• mister says:

                  I’m thinking the $250 Million is the low side estimate for an MTA project, but without knowing what’s in the street, it’s hard to call it.

                  CPW could simply be served by two services:

                  A – 207 to WTC via local
                  D – 205 to Coney Island via express

                  When you straight rail the interlockings, you’re not worried about a particular branch not having express service; you’re running direct trains and people can transfer if they want/need to.

                  The problem with this strategy in NYCT is that it results in additional frequency in places where you just don’t need it. For example, with sending a 30tph E train to Brooklyn: this would result not just in an extra 4 tph going northbound in the AM peak, but also an extra 10 tph coming into Brooklyn during that same time period. Looking at the D line that I proposed above, You are probably operating 20+tph into Brooklyn onto a branch line that only needs half that much service.

                  That could be rectified by having a more heavily used branch on the northern end matched up with two less used branches on the southern end (i.e. – the D serves both West End and Sea Beach), but if you can run a relatively efficient operation, then you’re offering a better service to those customers if you reverse branch, which brings us back to where we started…

                  • Brooklynite says:

                    $250 million is the most expensive interlocking rehab in that link you posted, I’m assuming the entire job would be around a billion. Not pocket change, but not some inordinate sum either.

                    And if you’re straight railing the interlockings, you may as well give people the service they want. If >50% of the people will be transferring you’re doing it wrong.

                    And regarding the D having 20tph, don’t forget that half of that will have to run via Brighton Express (unless, of course, you deinterline Gold St Junction too…). And the southbound QBL expresses could layup in Pitkin Yard, instead of turning around at WTC or going, virtually empty, to Coney Island, as they currently do. There is not that much more half-empty running.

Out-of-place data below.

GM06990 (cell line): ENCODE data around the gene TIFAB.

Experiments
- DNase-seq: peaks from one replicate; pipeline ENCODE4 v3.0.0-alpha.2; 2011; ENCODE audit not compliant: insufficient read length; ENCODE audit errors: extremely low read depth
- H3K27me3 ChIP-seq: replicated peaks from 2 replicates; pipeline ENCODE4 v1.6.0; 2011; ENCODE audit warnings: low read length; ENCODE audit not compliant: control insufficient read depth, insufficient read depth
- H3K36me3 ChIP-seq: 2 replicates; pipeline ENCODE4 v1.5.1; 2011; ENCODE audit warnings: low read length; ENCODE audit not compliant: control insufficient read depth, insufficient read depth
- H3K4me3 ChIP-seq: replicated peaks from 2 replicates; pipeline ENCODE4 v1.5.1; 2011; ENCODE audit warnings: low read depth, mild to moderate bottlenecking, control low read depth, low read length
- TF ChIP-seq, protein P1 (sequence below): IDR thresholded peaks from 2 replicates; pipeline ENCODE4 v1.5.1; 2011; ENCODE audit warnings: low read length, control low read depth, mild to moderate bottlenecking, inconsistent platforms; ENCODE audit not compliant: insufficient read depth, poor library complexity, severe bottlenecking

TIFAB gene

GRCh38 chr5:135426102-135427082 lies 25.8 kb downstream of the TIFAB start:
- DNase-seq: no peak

• mister says:

                      By removing the one-seat options, you’re practically guaranteeing that more people will transfer. I.E – on WPR, de-interlining would result in a lot more transfers than presently exist.

                      It’s a lot more empty running because you would now have:

                      30 empty tph through Cranberry,
                      20 empty tph coming down from the QB Local onto 6th ave and down to Culver.
                      Both lines would now have more empty reverse peak trains than they presently do.

                      I don’t see the point of the de-interlining exercise if we’re only going to do one line.

                    • Brooklynite says:

                      Obviously de-interlining will introduce some transfers, but what I’m saying is that if more than 50% of passengers are transferring you should probably flip the services, as is feasible on CPW because of “Homeball Alley” junction south of 145th. On WPR yes, there would be a significant amount of transferring at 149th/GC if the 5 were eliminated, and I’m not sure if the station can handle it.

                      And regarding the empty counterpeak trains, yes there would be some extra half-empty running, but it wouldn’t be as bad as you’re saying. Currently (during the AM rush for simplicity) the QBL expresses either turn at WTC, becoming empty counterpeak trains to Queens, or run counterpeak all the way to Coney Island. Running them to Euclid or Lefferts/Rockaways instead is not that much of a change. Yes Cranberry would see a service boost, but it’s more of a reroute than an addition of empty trains IMO.

    • Larry Littlefield says:

      Great map.

      Safety improvements added since then have reduced capacity no doubt.

      But one thing for sure. We miss those 250 or so cars per hour (which would be 25 subway trains per hour) on the Third Avenue El in Manhattan.

    • Mike says:

      Probably the easiest place to de-interline would be Gold St Junction, where the B, D, N and Q trains converge/diverge, so I think that would be the best place to start. One option could be to swap the D and Q lines, so the Q goes via the West End Line and the D returns to the Brighton Line Local. This would certainly require a lot more people to transfer at DeKalb and Atlantic, although DeKalb would once again have a 6th Ave service stopping there 24/7 (it currently doesn’t on weekends when the B doesn’t run).

      • mister says:

        This would also probably increase Gold’s capacity. However, the problem is that West End/Sea Beach Riders who wanted sixth ave would either need to make a really inconvenient transfer at Pacific-Atlantic, or transfer to the R first. Brighton Riders who want Midtown Broadway would either need to make the same inconvenient transfer, or ride the R through Lower Manhattan.

        • Fbfree says:

          Other than for customers taking the train to/from Canal St or Grand, how much of a problem is this extra 1 block walk? Through customers can connect at Herald Sq.

        • Mike says:

          Or another option for decongesting Gold St Junction could be to switch the B and N lines, so that the 4th Ave line can still have direct access to both Broadway and 6th Ave. That would also involve less switching at Gold St, so it would be more “straight-railed.” Fewer switches would need to be used if the B and D both run on 4th Ave and if the N and Q both run on Brighton. Brighton Line riders keep their direct link to the Broadway Line with the N and Q trains and West End riders still have a direct line to 6th Ave on the D, although Sea Beach Line riders who want Broadway would have to transfer from the B to the N, Q or R at Pacific-Atlantic.